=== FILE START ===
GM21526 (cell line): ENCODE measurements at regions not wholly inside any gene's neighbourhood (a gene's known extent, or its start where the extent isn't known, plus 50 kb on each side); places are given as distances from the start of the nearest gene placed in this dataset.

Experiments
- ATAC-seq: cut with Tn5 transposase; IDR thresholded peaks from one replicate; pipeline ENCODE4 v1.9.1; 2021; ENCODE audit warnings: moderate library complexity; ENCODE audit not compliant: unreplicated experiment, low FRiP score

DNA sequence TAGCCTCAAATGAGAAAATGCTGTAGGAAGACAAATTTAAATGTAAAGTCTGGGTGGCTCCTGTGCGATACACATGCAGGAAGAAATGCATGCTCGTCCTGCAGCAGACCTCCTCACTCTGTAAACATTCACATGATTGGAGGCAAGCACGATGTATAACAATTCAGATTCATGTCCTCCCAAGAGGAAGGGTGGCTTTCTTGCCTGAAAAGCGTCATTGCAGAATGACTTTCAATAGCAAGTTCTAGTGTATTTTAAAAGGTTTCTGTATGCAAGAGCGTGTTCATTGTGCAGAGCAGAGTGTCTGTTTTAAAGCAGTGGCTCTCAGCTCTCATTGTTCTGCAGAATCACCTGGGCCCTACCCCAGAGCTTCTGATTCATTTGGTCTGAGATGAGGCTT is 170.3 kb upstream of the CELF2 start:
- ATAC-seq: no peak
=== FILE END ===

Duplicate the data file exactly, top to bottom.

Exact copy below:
GM21526 (cell line): ENCODE measurements at regions not wholly inside any gene's neighbourhood (a gene's known extent, or its start where the extent isn't known, plus 50 kb on each side); places are given as distances from the start of the nearest gene placed in this dataset.

Experiments
- ATAC-seq: cut with Tn5 transposase; IDR thresholded peaks from one replicate; pipeline ENCODE4 v1.9.1; 2021; ENCODE audit warnings: moderate library complexity; ENCODE audit not compliant: unreplicated experiment, low FRiP score

DNA sequence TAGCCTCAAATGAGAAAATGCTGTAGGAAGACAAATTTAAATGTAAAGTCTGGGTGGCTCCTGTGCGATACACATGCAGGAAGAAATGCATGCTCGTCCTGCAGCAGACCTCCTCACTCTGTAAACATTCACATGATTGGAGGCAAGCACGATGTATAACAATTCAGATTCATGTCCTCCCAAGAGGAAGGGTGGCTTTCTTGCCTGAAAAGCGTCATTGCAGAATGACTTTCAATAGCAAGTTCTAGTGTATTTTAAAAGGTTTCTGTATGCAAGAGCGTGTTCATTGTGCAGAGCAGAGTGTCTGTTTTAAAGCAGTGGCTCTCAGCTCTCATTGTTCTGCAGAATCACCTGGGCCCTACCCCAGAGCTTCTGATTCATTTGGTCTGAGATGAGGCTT is 170.3 kb upstream of the CELF2 start:
- ATAC-seq: no peak